Thursday, May 19, 2011

Happy Birthday Arthur Dorros - May 19

Happy Birthday Arthur Dorros - May 19

My experience learning foreign languages has been unproductive. I took three years of French in high school. I can only remember random French words like pantalon (pants) and s'il vous plait (please). In college, I took 6 credit hours of Spanish.  I think my children know more Spanish than I do from watching Dora the Explorer and Diego.  I wish I would have retained more. If anything, I could impress my children by saying cool things like "Donde esta el bano? -- Where is the bathroom? (Note: I had to use Google Translate).   Additionally, retaining more from that 8 A.M. Spanish Class, that I must have slept though, would have certainly helped me this week as I read books to my children by Arthur Dorros that included many Spanish words.

Arthur Dorros learned to speak Spanish while traveling and living for a short time in Latin America. In addition to teaching himself Spanish he also taught himself other skills like carpentry, agricultural work, teaching, longshoreman work, photography, and children's book writing and illustrating.  He decided to become a children's book author around the age of 30 because he thought, "it would be fun to put all those interests together and make children's picture books." (arthurdorros.com). In an interview with Good Conversations he described how teaching himself to write children's books was a "struggle" and it was something he spent a lot of time trying to "figure out". The variety of experiences in his life have taught him that, "You can get good at it if you try."

While reading Arthur Dorros's biography on his website, I found another interesting statement, "Part of writing is much like being a detective with senses as alert as possible, always on the lookout for new ideas and pieces to put the whole story together." I thought it would be fun for my children to explore their five senses like a detective. The best place I could think of to try a little sensory-detective-work was at a bakery. I knew for sure there would be something they could see, hear, touch, smell, and taste during an afternoon visit.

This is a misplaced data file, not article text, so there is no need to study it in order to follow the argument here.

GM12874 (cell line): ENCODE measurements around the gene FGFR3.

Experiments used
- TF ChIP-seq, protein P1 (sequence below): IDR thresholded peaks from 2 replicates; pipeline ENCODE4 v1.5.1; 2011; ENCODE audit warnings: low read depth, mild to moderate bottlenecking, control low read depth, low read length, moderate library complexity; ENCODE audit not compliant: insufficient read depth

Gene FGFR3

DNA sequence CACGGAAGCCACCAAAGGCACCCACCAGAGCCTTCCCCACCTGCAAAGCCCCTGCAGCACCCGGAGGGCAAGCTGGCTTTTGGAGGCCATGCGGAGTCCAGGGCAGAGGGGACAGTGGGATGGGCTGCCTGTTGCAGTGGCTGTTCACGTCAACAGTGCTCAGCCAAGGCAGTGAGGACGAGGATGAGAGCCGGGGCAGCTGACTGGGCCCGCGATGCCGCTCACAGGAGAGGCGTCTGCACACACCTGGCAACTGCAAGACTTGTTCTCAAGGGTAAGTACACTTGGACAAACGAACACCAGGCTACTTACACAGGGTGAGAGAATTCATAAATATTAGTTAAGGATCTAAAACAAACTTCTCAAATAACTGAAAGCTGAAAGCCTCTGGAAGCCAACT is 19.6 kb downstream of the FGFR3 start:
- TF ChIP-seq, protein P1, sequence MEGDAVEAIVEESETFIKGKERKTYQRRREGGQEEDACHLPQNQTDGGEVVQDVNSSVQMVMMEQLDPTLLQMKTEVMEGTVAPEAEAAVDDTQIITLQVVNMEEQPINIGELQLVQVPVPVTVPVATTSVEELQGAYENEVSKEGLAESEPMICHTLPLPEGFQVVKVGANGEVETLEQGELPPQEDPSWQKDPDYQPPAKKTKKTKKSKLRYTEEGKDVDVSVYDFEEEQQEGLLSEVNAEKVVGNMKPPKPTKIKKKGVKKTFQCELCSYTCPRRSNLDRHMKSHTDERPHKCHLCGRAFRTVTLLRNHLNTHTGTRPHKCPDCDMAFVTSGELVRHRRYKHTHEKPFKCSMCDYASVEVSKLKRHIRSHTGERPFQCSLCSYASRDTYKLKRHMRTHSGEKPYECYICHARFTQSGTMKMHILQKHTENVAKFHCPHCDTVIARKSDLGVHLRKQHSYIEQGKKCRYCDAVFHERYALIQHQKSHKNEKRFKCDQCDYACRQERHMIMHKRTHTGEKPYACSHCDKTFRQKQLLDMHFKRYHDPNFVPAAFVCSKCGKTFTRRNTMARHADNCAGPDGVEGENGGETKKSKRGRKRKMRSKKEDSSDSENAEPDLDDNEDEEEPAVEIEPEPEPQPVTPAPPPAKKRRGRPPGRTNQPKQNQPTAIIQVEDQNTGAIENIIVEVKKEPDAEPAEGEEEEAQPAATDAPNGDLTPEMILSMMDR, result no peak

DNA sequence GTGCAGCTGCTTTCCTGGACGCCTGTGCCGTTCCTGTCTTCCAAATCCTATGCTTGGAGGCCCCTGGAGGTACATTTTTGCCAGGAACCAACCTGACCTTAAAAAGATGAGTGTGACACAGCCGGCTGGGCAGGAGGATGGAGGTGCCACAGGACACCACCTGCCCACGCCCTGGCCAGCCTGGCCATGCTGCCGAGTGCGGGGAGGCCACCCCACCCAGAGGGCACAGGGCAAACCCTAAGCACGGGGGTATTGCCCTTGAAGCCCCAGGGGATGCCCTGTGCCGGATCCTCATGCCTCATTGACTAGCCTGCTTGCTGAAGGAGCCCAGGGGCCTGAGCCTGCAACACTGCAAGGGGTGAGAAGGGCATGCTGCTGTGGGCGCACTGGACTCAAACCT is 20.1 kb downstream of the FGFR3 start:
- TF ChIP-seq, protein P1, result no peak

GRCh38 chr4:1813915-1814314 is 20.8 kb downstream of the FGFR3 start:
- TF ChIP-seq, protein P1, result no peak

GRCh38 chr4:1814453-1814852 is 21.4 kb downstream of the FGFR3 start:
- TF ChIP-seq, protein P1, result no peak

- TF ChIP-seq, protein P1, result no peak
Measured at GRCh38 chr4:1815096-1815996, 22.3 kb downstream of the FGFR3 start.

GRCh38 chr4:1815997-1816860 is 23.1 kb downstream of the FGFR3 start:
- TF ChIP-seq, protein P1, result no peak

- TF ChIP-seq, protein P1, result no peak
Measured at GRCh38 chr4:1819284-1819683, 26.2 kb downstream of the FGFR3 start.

My daughter picked a beautiful tulip cookie for her treat.
My son picked a tasty daisy cookie for his treat.
Even the little guy got to enjoy a little tiramisu.
I made a simple graphic organizer to guide my children through examining all their senses at the bakery. On the sheet of paper I listed each of the five senses next to a box where they could record their observations.  We saw lots of treats like pies, cakes of many colors, and cookies.  We heard music coming from the baking room.  There was the smell of daddy's coffee.  My son touched lots of crumbly crumbs.  And of course, we tasted our yummy cookies.  Also, on the activity sheet I included a box to write down the Spanish translation for our observations.  We were excited to learn the word "cookie" in Spanish is "la galleta"which we later encountered that evening when we read Mama and Me by Arthur Dorros .  (The activity sheet we used is available for download by clicking here.)

We enjoyed our visit and our treats. 
While my daughter was finishing up her activity sheet I asked my son to draw the bakery on the back of the paper.  When he was finished he showed me his drawing and told me that it was a "Robber!" I said, "That would make for an awesome story -- a robber coming into a bakery."  On the way home my son was talking on and on about this imaginary robber that came into the bakery.  When we got home my daughter showed me that she had sculpted his words into a story while he was talking:

The Robbery
There is a robber in the bakery.
He stole a cake.
The cake was pretty.
So he tried the cake, but he did not like the cake.
So, he did not eat it.
The End

My pronunciation of Spanish words improved throughout the week as we enjoyed many books by Arthur Dorros including Papa and Me, Mama and Me, and Abuela, which was named by the New York Public Library as one of the "100 Picture Books Everyone Should Know".  Our favorite book was Numero Uno which Arthur Dorros wrote along with his son Alex Dorros.  The video interview below from Book Lust, describes their experience working together to make the book which was originally conceived by Alex as school project in the sixth grade!  In all of these books I appreciated the context clues that helped me understand the meaning of the Spanish words.  My first instinct was to look for a glossary when I came across a Spanish word but I quickly learned it was unnecessary.

You might also want to check out books by Arthur Dorros that are not bilingual including many books about science. His most popular would be Ant Cities, a Reading Rainbow selection. I enjoyed reading Me and My Shadow which includes many activities to explore shadows like drawing shadows, exploring eclipses with flashlights, and shadow puppet shows!

Links:

1. Arthur Dorros Official Website - Plus a book activity page!
2. Arthur Dorros Biography - Scholastic, Autobiography from his website
3. Text Interview - RIF,
4. Abuela Lesson Ideas - SCORE
5. Alex Dorros Official Website


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